The Uncertain Economic Spring

Everyone complains about the economy, but it’s the high-growth distributors actually doing something about it.

Most distributors, manufacturers and reps were hoping that by the time their tulips started to bloom in 2013 they would be enjoying some decent growth.

But like a winter that won’t quite let go, the sluggish economy is hanging around for longer than anyone wanted. It’s tough to say if the electrical market is entering a new era of low single-digit growth or if it’s just trying to digest an uneven mix of market drivers.  One thing is for sure  — uncertainty now dominates the market. Housing starts are up, but non-residential construction is down in many markets, particularly in the public construction arena, where government spending cuts may be sparking double-digit declines (year-to-year) in office and commercial construction.

Jim Lucy, Chief Editor

The early responses to EW’s annual Top 200 survey reflect this uncertainty, and many Top 200 distributors are looking at flat or meager growth of less than five percent. The few earlybird respondents that see 2013 sales growth of 10% or better are blessed with big construction projects in their markets like data centers, oil and gas, or utility expansion. Others are using recent acquisitions and branch expansion and a focus on green project work or retrofits to drive growth.  One thing is clear with the high-growth distributors — they aren’t banking on their day-to-day business to carry the day. They are investing in new market opportunities or in their operations. It’s just not the type of economic climate where a distributor can meander through life and expect business as usual to fuel future growth.

Rock Kuchenmeister, company president, K/E Electric Supply, Mt. Clemens, Mich., said in his response for the Top 200 survey that he expects 12% growth in 2013 by re-energizing his sales focus on customers and markets who were formerly thought to be on the “fringe” of the company’s territory and comfort levels.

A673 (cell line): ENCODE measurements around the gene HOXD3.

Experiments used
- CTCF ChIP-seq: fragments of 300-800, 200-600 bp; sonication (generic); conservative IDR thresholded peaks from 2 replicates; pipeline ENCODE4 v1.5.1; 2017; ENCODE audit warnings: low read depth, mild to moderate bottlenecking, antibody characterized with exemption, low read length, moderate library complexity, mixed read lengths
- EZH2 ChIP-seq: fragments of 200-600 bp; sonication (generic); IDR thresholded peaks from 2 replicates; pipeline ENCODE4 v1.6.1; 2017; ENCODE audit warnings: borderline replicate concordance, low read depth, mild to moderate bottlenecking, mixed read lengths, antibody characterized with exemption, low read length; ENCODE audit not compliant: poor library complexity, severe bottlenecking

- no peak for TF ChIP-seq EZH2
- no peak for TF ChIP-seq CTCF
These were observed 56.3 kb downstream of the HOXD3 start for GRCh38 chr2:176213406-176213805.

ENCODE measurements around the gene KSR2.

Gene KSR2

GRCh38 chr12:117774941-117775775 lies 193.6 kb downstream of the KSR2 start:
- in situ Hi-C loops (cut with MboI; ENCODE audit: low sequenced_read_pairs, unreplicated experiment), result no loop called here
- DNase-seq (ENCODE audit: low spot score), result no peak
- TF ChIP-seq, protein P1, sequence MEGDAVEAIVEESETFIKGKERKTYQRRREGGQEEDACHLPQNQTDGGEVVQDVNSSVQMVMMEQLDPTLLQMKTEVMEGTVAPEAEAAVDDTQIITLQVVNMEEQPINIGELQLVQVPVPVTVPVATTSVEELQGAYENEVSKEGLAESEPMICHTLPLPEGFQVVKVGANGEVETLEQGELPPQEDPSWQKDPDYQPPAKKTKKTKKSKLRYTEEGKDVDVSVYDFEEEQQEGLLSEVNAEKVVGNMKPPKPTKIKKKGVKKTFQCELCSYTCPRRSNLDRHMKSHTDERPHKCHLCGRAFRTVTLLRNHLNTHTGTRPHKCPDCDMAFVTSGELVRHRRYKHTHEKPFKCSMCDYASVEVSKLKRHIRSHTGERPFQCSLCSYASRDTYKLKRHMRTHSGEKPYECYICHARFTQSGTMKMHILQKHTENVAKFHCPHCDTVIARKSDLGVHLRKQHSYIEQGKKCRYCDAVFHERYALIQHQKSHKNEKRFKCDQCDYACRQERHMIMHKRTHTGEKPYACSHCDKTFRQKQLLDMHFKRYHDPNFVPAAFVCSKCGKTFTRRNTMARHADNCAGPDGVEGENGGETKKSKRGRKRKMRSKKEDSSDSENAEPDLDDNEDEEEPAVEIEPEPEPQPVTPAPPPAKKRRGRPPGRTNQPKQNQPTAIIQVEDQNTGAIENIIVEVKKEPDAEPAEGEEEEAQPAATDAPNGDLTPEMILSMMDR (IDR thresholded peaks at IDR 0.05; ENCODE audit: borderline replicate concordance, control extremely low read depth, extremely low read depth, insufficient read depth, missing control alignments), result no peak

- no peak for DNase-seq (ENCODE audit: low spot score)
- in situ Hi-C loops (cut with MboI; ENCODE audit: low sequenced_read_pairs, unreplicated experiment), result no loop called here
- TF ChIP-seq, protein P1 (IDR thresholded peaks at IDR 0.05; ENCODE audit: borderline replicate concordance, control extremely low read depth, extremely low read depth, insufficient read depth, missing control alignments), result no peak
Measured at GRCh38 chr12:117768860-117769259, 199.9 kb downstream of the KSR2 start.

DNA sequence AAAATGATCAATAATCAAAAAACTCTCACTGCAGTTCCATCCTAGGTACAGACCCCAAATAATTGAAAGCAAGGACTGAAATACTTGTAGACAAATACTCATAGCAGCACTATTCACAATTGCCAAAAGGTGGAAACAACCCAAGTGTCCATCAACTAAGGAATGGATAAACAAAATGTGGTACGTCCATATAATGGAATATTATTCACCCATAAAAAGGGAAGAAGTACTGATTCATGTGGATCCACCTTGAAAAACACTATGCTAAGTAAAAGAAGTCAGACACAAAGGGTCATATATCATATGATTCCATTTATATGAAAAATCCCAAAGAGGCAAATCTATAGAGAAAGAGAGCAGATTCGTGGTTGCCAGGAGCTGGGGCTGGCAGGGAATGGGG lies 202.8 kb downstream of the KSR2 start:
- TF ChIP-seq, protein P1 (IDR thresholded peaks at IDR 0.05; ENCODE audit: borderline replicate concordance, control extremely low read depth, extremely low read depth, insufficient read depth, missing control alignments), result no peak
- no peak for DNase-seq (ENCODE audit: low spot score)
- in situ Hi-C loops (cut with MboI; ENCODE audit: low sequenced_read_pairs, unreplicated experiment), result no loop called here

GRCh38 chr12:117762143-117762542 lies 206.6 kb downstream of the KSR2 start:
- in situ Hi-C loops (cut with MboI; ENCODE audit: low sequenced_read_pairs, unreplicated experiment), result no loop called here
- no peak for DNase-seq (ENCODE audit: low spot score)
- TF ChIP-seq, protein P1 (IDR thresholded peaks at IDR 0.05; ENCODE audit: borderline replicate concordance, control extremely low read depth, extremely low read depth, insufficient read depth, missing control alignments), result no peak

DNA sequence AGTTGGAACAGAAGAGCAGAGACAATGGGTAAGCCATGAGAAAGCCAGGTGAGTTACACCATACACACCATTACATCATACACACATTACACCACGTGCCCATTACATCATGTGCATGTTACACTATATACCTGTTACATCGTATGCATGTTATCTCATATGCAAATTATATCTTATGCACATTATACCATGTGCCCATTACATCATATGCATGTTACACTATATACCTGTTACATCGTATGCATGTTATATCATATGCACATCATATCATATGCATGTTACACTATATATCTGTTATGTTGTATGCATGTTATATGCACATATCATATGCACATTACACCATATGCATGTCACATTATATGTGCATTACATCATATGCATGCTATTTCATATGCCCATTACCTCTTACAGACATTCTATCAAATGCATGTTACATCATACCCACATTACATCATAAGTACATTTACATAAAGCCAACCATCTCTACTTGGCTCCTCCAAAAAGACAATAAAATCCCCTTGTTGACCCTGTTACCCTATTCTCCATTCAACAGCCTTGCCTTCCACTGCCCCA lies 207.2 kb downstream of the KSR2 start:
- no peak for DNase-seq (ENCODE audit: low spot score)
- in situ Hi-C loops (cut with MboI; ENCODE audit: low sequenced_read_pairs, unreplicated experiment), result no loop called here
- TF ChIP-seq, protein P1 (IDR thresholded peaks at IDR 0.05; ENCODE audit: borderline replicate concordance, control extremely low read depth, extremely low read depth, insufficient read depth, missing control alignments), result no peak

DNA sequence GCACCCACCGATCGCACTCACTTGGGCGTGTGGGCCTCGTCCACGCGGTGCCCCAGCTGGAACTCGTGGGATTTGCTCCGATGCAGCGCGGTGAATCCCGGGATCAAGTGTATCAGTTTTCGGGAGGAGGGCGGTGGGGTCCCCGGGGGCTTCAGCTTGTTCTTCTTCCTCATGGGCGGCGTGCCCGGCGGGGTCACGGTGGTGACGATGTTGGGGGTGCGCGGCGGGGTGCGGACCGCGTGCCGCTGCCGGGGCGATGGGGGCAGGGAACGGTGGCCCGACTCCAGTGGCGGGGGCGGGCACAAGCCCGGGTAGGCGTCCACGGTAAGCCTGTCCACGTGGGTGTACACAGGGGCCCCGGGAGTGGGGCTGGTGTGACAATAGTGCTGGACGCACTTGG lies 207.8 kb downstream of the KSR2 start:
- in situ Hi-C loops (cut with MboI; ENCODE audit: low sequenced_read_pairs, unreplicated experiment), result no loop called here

“We’re finding renewed success with local government entities and facilities,” he wrote. “We are also enjoying substantial success with customers who were formerly thought to be out of our service area.  Often those customers are doing projects well within our previously defined territory, we just didn’t realize it.”

Distributors from outside the mainstream electrical channel are also investing big-time in their operations to drive growth, too. Take Fastenal Inc., the Winona, Minn.-based MRO distributor. While many other distributors logged 2012 growth of around 5%, the company increased its sales 8.5% last year to $3.1 billion by opening an astonishing 80 new branches (after opening 122 locations in 2011) and installing an additional 13,642 industrial vending machines loaded with its MRO supplies in customer locations. The company now operates 25,447 industrial vending machines and installed 4,352 new machines in 1Q 2013. It also opened 11 new locations in 1Q 2013.

While many full-line electrical distributors are hesitant to invest in an online storefront, W.W. Grainger Inc., Lake Forest, Ill., has been all-in on e-commerce since the mid-1990s, and the success of its online storefront at is legendary in the distribution world. While e-commerce already accounts for 30% of company sales — $2.7 billion in 2012— the company hopes to drive that percentage to 40%-50% by 2015 with the help of its new smartphone mobile app, now averaging 3,200 downloads per week. The company says more than 25% of the new mobile transactions are will-call orders placed for product pickup at the nearest Grainger branch.

Yes, the economy is still a bit soft. But  unlike attempting to change the weather, there’s all sorts of things you can do to drive sales in an uncertain economic climate.     


In the April issue’s Newswatch section (p. 7), EWerroneously reported that the new Border States Electric branch in Greeley, Colo., was the company’s first branch in Colorado. The company has had a branch in Denver for some time. Our apologies to the folks at Borders States Electric for the error.


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